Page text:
Class conscious

In the wake of the petrol crisis, and all the amazing snobbery directed by the left-wing press towards the aggrieved parties, I've been thinking about the social status of men with vans . . .

Sometimes you see an advertisement in a post office window: "Man and van," it says, followed by a phone number. It's the most elementary economic unit, especially when the van in question is empty - offered for hire, that is, merely for removals of . . . well, your typical van driver is probably not too choosy. He probably operates, like the lone gunman of the Wild West, on a no-questions-asked basis, and his van will be plain white, so that he is - to his fellow road users at least - like Clint Eastwood, "the man with no name". (It's the anonymity of drivers of white vans that makes them feared by the middle classes; the defiant absence of a sign reading: "How's my driving?")

The more superior sort of van man has a vehicle that is customised in some way. He is a specialist. There may be a ladder on the roof of the van - which still implies a pretty broad brief, admittedly - or some pipe-like tubes, possibly for the transportation of long bits of dowelling, whatever that is.

One notch up the social scale again is the man whose van actually contains something: a grindstone, for example, or a lot of carpentry tools. He is a tradesman, or perhaps more than that. It is just about possible to imagine a man driving a van full of the tools necessary for performing operations on animals: a vet, in fact. But this is a very unlikely scenario, because people with degrees mainly avoid driving vans. If they do have to hump stuff around in the course of their work, they tend to use estate cars, whose thoroughly middle-class nature is best represented by their earlier, racier name, "shooting brakes".

My own attitude towards men and vans is complicated. I don't like to be in front of them on a motorway (or, for that matter, behind them). But, then again, whenever I've met them in person I've found them to be incredibly helpful. In fact, I've been helped out of some very awkward moments by men in vans, so I'd better stop taking the mickey out of them. Right now.

This article first appeared in the 25 September 2000 issue of the New Statesman, Women: still firmly in their place

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Geoffrey Howe dies, aged 88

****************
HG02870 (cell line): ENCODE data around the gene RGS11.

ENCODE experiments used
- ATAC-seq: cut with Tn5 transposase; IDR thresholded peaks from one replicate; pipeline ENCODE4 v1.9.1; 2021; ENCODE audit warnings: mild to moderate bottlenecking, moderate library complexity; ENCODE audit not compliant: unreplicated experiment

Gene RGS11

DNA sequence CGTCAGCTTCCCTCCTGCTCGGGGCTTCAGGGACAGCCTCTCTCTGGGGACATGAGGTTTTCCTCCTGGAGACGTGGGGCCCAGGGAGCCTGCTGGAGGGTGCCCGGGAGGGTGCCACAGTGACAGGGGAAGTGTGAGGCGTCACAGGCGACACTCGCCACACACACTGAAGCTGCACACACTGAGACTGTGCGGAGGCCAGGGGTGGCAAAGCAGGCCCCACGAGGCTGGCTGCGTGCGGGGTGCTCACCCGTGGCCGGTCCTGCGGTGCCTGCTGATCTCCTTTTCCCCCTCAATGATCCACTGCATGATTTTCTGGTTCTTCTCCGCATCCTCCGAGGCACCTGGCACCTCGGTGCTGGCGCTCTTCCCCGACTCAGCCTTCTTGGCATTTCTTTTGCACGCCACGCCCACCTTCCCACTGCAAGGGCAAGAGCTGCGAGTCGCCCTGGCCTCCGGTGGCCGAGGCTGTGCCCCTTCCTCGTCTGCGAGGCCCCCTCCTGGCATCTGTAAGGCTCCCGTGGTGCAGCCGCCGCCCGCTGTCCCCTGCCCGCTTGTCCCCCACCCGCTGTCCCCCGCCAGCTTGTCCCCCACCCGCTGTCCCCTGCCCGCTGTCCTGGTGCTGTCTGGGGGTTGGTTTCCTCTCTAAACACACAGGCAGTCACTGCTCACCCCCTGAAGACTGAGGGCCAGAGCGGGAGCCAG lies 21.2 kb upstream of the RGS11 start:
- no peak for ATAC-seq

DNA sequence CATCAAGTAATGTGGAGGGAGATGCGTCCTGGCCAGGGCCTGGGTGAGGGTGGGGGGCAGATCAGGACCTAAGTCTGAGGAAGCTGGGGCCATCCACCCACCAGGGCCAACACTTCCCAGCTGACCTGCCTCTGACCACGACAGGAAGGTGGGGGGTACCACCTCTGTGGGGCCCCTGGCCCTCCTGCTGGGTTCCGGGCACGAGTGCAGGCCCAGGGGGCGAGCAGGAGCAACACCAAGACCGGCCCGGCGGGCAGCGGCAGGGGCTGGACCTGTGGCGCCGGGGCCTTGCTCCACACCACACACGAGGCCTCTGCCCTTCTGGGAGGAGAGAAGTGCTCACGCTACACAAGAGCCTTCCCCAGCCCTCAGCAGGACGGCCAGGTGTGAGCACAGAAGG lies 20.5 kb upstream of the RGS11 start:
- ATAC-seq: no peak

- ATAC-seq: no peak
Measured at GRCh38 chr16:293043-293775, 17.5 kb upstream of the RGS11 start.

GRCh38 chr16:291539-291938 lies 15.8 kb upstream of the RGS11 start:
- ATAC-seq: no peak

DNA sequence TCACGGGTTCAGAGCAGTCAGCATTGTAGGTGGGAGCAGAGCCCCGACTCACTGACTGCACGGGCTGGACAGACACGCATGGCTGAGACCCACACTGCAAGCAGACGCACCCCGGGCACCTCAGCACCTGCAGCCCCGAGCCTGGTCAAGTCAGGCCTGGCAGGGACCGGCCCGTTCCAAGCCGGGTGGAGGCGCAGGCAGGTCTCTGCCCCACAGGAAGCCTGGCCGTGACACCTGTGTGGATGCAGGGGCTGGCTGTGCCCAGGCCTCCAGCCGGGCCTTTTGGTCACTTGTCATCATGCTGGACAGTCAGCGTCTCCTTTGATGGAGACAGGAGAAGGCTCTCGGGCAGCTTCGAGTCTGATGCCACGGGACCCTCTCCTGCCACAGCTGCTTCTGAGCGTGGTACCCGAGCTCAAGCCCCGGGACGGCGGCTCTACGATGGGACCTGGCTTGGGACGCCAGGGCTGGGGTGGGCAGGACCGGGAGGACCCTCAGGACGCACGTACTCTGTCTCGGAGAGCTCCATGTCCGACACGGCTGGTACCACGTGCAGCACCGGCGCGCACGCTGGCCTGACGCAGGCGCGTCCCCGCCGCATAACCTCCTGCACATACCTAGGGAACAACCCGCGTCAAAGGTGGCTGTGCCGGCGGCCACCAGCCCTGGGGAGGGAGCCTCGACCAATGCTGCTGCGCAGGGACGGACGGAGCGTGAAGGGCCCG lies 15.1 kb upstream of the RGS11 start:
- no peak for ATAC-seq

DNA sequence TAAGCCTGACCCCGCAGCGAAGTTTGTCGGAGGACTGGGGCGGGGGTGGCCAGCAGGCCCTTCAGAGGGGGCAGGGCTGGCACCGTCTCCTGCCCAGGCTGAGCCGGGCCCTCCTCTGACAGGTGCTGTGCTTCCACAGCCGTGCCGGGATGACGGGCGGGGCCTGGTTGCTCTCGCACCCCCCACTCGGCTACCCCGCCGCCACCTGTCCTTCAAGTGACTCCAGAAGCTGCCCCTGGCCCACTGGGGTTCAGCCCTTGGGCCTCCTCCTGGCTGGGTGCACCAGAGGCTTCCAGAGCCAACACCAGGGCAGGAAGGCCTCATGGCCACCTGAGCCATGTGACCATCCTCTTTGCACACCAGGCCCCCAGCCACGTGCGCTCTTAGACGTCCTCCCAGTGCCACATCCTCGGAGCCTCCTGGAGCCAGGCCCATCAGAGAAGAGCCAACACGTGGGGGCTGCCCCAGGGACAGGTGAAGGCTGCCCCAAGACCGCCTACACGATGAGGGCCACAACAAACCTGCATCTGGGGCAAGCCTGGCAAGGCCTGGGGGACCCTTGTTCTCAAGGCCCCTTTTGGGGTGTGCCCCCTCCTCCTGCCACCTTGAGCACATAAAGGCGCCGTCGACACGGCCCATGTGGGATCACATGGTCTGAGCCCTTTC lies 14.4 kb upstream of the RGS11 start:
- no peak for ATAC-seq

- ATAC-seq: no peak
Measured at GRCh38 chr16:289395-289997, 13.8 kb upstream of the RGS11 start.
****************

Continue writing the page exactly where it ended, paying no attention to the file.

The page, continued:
Howe was Margaret Thatcher's longest serving Cabinet minister – and the man credited with precipitating her downfall.

The former Conservative chancellor Lord Howe, a key figure in the Thatcher government, has died of a suspected heart attack, his family has said. He was 88.

Geoffrey Howe was the longest-serving member of Margaret Thatcher's Cabinet, playing a key role in both her government and her downfall. Born in Port Talbot in 1926, he began his career as a lawyer, and was first elected to parliament in 1964, but lost his seat just 18 months later.

Returning as MP for Reigate in the Conservative election victory of 1970, he served in the government of Edward Heath, first as Solicitor General for England & Wales, then as a Minister of State for Trade. When Margaret Thatcher became opposition leader in 1975, she named Howe as her shadow chancellor.

He retained this brief when the party returned to government in 1979. In the controversial budget of 1981, he outlined a radical monetarist programme, abandoning then-mainstream economic thinking by attempting to rapidly tackle the deficit at a time of recession and unemployment. Following the 1983 election, he was appointed as foreign secretary, in which post he negotiated the return of Hong Kong to China.

In 1989, Thatcher demoted Howe to the position of leader of the house and deputy prime minister. And on 1 November 1990, following disagreements over Britain's relationship with Europe, he resigned from the Cabinet altogether. 

Twelve days later, in a powerful speech explaining his resignation, he attacked the prime minister's attitude to Brussels, and called on his former colleagues to "consider their own response to the tragic conflict of loyalties with which I have myself wrestled for perhaps too long".

Labour Chancellor Denis Healey once described an attack from Howe as "like being savaged by a dead sheep" - but his resignation speech is widely credited for triggering the process that led to Thatcher's downfall. Nine days later, her premiership was over.

Howe retired from the Commons in 1992, and was made a life peer as Baron Howe of Aberavon. He later said that his resignation speech "was not intended as a challenge, it was intended as a way of summarising the importance of Europe". 

Nonetheless, he added: "I am sure that, without [Thatcher's] resignation, we would not have won the 1992 election... If there had been a Labour government from 1992 onwards, New Labour would never have been born."

Jonn Elledge is the editor of the New Statesman's sister site CityMetric. He is on Twitter, far too much, as @JonnElledge.